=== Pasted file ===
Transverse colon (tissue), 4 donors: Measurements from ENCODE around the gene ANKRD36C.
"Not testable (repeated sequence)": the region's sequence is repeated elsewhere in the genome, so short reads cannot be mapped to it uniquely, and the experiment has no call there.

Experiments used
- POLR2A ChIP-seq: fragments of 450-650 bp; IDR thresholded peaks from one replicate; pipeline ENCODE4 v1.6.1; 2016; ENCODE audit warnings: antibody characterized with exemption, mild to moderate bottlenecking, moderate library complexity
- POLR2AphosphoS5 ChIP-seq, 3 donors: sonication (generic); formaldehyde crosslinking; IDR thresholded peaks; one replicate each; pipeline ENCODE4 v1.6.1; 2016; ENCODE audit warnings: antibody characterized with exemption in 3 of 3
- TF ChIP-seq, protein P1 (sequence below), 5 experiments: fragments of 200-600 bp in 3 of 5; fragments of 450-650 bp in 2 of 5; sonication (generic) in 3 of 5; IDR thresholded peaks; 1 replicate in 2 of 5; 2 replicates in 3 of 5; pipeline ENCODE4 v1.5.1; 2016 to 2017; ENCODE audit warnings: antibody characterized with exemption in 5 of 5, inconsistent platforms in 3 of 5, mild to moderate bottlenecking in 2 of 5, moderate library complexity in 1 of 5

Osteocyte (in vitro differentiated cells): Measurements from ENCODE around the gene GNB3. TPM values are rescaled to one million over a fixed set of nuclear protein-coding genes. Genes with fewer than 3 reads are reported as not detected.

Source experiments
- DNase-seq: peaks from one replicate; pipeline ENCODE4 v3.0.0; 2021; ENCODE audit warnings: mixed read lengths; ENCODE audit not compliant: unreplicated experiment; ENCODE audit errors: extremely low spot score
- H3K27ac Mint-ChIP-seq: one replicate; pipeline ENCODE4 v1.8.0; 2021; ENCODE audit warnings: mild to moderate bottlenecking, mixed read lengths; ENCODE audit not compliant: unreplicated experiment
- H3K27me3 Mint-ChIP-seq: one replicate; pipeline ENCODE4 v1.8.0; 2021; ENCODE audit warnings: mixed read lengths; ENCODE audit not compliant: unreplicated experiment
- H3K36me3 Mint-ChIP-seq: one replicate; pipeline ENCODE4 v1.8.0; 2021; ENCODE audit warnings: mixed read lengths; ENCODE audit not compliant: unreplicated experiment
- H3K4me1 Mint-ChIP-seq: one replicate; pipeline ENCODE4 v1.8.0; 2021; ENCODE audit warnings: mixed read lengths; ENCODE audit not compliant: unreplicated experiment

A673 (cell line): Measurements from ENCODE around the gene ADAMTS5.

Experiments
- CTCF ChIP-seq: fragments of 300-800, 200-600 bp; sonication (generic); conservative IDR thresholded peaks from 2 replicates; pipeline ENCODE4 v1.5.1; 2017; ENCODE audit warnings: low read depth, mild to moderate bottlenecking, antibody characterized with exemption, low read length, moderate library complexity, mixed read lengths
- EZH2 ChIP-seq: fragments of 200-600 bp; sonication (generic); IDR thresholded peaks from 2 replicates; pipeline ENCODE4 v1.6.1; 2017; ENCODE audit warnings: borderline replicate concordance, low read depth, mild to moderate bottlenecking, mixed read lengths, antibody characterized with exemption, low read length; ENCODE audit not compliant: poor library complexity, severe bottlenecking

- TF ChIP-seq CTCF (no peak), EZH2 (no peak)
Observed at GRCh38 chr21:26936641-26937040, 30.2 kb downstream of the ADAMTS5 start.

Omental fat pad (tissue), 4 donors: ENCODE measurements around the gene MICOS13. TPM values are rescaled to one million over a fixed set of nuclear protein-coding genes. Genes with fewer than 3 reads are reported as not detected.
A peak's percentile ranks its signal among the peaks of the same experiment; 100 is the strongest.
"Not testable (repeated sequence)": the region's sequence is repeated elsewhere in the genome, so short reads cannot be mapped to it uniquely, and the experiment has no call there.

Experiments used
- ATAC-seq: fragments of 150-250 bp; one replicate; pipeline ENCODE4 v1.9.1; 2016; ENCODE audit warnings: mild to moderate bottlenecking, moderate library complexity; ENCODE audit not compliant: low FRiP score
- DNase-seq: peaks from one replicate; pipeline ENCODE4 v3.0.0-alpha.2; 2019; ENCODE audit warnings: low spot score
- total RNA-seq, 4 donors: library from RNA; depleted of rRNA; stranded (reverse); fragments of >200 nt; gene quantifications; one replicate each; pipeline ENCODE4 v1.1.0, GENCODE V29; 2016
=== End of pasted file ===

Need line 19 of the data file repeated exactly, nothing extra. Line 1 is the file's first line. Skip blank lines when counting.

Observed at GRCh38 chr21:26936641-26937040, 30.2 kb downstream of the ADAMTS5 start.